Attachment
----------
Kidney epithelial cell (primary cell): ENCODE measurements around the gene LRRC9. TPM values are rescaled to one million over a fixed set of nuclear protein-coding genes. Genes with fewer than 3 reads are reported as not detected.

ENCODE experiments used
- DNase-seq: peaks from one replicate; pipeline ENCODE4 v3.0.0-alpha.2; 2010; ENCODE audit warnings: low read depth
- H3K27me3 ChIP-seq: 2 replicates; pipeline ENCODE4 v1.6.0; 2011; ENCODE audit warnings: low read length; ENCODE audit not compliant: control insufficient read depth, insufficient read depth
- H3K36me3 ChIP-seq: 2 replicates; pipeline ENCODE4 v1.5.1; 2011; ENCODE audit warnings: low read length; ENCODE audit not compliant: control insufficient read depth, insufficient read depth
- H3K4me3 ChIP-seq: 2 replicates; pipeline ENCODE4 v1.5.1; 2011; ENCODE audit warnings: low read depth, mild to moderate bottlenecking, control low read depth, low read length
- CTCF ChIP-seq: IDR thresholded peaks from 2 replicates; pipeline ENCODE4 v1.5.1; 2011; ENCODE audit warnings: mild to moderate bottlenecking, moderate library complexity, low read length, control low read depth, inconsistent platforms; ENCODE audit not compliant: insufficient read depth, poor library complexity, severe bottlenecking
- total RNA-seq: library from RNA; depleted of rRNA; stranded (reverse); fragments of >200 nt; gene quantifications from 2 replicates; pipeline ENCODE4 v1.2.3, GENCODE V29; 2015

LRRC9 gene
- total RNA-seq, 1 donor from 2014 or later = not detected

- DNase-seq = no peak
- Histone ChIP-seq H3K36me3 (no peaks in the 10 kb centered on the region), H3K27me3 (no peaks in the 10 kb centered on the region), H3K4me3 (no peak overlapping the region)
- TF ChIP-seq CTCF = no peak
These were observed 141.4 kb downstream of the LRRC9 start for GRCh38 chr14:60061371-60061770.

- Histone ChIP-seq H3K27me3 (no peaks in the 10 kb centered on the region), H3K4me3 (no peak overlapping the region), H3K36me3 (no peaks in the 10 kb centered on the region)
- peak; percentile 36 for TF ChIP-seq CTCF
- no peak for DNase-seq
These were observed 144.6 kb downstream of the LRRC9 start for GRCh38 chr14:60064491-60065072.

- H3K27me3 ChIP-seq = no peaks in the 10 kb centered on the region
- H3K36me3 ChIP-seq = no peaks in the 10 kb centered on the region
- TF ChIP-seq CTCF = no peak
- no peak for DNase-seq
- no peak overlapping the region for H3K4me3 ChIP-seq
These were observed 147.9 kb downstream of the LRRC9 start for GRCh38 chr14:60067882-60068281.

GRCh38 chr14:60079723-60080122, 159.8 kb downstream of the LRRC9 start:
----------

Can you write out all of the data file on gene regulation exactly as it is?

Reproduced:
Kidney epithelial cell (primary cell): ENCODE measurements around the gene LRRC9. TPM values are rescaled to one million over a fixed set of nuclear protein-coding genes. Genes with fewer than 3 reads are reported as not detected.

ENCODE experiments used
- DNase-seq: peaks from one replicate; pipeline ENCODE4 v3.0.0-alpha.2; 2010; ENCODE audit warnings: low read depth
- H3K27me3 ChIP-seq: 2 replicates; pipeline ENCODE4 v1.6.0; 2011; ENCODE audit warnings: low read length; ENCODE audit not compliant: control insufficient read depth, insufficient read depth
- H3K36me3 ChIP-seq: 2 replicates; pipeline ENCODE4 v1.5.1; 2011; ENCODE audit warnings: low read length; ENCODE audit not compliant: control insufficient read depth, insufficient read depth
- H3K4me3 ChIP-seq: 2 replicates; pipeline ENCODE4 v1.5.1; 2011; ENCODE audit warnings: low read depth, mild to moderate bottlenecking, control low read depth, low read length
- CTCF ChIP-seq: IDR thresholded peaks from 2 replicates; pipeline ENCODE4 v1.5.1; 2011; ENCODE audit warnings: mild to moderate bottlenecking, moderate library complexity, low read length, control low read depth, inconsistent platforms; ENCODE audit not compliant: insufficient read depth, poor library complexity, severe bottlenecking
- total RNA-seq: library from RNA; depleted of rRNA; stranded (reverse); fragments of >200 nt; gene quantifications from 2 replicates; pipeline ENCODE4 v1.2.3, GENCODE V29; 2015

LRRC9 gene
- total RNA-seq, 1 donor from 2014 or later = not detected

- DNase-seq = no peak
- Histone ChIP-seq H3K36me3 (no peaks in the 10 kb centered on the region), H3K27me3 (no peaks in the 10 kb centered on the region), H3K4me3 (no peak overlapping the region)
- TF ChIP-seq CTCF = no peak
These were observed 141.4 kb downstream of the LRRC9 start for GRCh38 chr14:60061371-60061770.

- Histone ChIP-seq H3K27me3 (no peaks in the 10 kb centered on the region), H3K4me3 (no peak overlapping the region), H3K36me3 (no peaks in the 10 kb centered on the region)
- peak; percentile 36 for TF ChIP-seq CTCF
- no peak for DNase-seq
These were observed 144.6 kb downstream of the LRRC9 start for GRCh38 chr14:60064491-60065072.

- H3K27me3 ChIP-seq = no peaks in the 10 kb centered on the region
- H3K36me3 ChIP-seq = no peaks in the 10 kb centered on the region
- TF ChIP-seq CTCF = no peak
- no peak for DNase-seq
- no peak overlapping the region for H3K4me3 ChIP-seq
These were observed 147.9 kb downstream of the LRRC9 start for GRCh38 chr14:60067882-60068281.

GRCh38 chr14:60079723-60080122, 159.8 kb downstream of the LRRC9 start: